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Is there a standard descent that fonts use as a proportion of their font height? It seems like their is as if you use multiple common fonts in the same sentence, all of their baselines appear to align.

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Is there a standard descent that fonts use as a proportion of their font height?

There is no standard. The vertical metrics will vary from typeface to typeface, and although most will fall within a vaguely similar range, there is no absolute standard.

It seems like their is as if you use multiple common fonts in the same sentence, all of their baselines appear to align.

The reason why is right there in your question. Fonts are drawn from their baseline. So none of the other vertical metrics matter; the descenders, ascenders, cap-height, x-height (and even font size) can all be vastly different and the fonts will still be drawn on the same baseline.

Take a few random fonts as an example...

They all sit on the same baseline (the orange line), but none of the descenders align (the magenta lines). A lot are similar, but none are exactly the same.

As for actual values (although that's pretty much besides the point now)...

Assuming a UPM (units-per-em; the units by which digital fonts are designed and their metrics defined) of 1000 and a baseline sitting at 0, most non-cursive/script fonts have descenders in the range between −200 and −300. That should work out at roughly 20–30% of the typeface's height (although with digital type, the overall "height" of a font isn't well defined; glyphs can easily extend far outside any defined metrics).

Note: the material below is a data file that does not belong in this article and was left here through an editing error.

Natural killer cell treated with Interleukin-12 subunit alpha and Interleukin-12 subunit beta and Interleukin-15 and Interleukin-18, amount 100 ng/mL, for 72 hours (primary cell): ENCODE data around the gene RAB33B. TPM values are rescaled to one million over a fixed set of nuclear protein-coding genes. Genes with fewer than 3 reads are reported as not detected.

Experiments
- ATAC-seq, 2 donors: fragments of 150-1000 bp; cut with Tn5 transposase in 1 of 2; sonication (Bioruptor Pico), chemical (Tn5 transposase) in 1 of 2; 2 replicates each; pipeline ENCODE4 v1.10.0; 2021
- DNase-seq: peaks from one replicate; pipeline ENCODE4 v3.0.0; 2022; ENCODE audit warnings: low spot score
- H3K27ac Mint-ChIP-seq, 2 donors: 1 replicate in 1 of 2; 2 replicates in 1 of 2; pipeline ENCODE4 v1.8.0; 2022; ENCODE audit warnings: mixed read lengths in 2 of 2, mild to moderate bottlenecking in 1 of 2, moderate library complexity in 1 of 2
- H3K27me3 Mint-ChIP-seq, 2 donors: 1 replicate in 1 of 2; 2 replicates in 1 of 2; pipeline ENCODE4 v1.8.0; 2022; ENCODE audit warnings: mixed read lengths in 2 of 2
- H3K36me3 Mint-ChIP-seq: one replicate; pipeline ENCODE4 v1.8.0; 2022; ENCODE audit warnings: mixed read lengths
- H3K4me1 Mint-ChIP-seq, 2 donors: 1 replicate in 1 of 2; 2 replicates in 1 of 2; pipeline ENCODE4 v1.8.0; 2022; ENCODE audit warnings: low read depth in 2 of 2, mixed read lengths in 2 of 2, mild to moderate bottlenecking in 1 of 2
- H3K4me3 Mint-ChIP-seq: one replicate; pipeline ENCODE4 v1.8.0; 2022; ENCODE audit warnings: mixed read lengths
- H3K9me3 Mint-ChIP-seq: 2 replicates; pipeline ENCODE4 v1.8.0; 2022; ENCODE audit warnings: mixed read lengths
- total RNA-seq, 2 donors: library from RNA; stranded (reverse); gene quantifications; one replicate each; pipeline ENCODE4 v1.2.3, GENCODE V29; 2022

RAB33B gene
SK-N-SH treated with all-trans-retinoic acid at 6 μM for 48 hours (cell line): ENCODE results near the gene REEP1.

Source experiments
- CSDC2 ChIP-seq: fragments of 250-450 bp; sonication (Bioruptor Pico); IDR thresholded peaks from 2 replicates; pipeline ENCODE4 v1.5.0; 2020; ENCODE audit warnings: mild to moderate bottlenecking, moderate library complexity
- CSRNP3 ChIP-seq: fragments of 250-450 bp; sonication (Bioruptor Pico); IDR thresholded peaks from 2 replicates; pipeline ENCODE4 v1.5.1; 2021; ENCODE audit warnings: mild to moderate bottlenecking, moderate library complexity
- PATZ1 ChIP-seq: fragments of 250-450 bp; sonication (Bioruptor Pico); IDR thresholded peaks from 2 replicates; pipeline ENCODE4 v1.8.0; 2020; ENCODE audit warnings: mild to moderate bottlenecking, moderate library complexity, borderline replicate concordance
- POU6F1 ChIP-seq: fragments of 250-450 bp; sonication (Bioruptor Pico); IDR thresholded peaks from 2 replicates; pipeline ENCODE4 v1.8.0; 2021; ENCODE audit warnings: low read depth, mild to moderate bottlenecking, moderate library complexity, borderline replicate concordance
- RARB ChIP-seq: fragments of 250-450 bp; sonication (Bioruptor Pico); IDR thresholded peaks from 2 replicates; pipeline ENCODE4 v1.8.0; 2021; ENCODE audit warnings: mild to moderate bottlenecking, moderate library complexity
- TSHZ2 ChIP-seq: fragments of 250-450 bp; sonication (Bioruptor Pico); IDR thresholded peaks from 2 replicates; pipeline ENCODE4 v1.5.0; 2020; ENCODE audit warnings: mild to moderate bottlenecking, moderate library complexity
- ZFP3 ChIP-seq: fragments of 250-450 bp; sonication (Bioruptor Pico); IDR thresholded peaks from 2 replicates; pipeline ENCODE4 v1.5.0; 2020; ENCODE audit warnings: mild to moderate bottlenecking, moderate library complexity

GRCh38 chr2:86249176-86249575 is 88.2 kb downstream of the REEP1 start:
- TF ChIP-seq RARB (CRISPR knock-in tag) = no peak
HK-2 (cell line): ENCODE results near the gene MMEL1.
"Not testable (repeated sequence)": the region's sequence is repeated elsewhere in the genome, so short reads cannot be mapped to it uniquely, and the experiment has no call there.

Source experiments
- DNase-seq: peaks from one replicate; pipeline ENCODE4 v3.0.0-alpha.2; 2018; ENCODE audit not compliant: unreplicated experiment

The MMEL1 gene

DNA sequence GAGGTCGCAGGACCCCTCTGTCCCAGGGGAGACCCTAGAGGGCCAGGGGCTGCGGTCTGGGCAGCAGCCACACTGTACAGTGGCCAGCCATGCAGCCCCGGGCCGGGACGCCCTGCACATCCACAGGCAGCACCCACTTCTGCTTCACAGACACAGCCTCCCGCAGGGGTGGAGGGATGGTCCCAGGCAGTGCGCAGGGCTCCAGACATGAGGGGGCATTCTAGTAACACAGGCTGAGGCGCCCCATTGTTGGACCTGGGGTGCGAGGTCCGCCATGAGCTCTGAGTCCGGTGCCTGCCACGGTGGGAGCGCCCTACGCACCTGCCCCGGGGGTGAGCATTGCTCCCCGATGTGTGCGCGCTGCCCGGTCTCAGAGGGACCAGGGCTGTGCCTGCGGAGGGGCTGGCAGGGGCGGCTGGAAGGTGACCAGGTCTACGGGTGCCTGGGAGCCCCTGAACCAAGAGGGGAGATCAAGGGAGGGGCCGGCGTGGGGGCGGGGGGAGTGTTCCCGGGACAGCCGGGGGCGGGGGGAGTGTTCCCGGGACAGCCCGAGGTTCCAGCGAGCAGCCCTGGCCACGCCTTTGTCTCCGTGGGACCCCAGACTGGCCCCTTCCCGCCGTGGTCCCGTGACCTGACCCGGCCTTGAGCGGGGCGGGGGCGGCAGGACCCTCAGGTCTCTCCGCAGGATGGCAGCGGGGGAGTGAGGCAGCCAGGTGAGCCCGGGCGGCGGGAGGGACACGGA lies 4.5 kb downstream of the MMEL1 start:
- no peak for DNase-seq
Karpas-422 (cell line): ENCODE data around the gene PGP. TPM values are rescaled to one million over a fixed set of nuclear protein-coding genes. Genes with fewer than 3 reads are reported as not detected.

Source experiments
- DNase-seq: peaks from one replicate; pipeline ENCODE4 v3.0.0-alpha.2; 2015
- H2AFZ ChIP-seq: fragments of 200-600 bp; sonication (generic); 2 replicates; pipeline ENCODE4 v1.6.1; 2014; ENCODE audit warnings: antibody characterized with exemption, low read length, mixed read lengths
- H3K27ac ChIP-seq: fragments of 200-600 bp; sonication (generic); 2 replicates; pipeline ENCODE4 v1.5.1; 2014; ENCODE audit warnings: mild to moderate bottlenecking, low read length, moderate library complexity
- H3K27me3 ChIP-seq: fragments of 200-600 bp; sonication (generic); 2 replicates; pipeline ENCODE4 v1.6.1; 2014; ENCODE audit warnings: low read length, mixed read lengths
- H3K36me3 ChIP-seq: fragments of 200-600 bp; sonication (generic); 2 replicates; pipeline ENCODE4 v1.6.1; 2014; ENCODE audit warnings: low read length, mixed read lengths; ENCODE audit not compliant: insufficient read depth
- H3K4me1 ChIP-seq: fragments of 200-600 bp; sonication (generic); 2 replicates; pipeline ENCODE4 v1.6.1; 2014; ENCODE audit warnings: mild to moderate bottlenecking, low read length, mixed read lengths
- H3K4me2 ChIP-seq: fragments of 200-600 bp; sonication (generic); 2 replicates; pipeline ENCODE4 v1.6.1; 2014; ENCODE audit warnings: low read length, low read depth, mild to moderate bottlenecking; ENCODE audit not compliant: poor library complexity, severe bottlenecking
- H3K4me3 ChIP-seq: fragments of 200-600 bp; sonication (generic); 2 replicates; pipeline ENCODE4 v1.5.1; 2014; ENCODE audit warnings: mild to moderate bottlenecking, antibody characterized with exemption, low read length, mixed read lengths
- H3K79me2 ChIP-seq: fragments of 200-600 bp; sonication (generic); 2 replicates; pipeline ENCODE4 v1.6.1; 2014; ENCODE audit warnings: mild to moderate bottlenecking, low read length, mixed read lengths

That is a very rough estimate (based on experience and a handful of fonts I just inspected) and by no means a standard or guaranteed range, but it's a good starting estimate.

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Most any given built font (as opposed to drawn, and novelty styles) has common points of reference as part of its design. These metrics are more or less standard and have names that correspond to their function.

Some font metrics refer to every font; but, these are not the same for ALL fonts of a given size.
Only font size metric has been standardized by international agreement for convenience.

  • font size: The height of the imaginary box formed by averaging all the font glyphs measured in points.
  • baseline: The line upon which all font glyphs appear to sit.
  • x-height: The line for the average body height of lower-case font glyphs
  • descender line: The limit below the base line for bottom parts of lower-case font glyphs
  • ascender line: The upper limit for lower-case font glyphs
  • cap height: The upper limit for the upper-case font glyphs

Depending on the mood of the designer, the descender can be most any proportion of the font. It might not vary among common fonts.

For mixed fonts, there's a good chance that the x-height would be different. Different x-heights at any given size would affect the proportion of ascenders and/or descenders. The effect is more apparent in larger sizes.

There is no standard proportion for these. Software for designing typefaces has the descender line variable. The baseline is not variable while all other metrics are variable according to the whim of the designer.

  • Thanks! descender line is the one I'm interested in, and it seems pretty clear than most standard fonts use the same value/proportion. It's this proportion I'm trying to find. – 43Tesseracts Aug 28 '17 at 1:18

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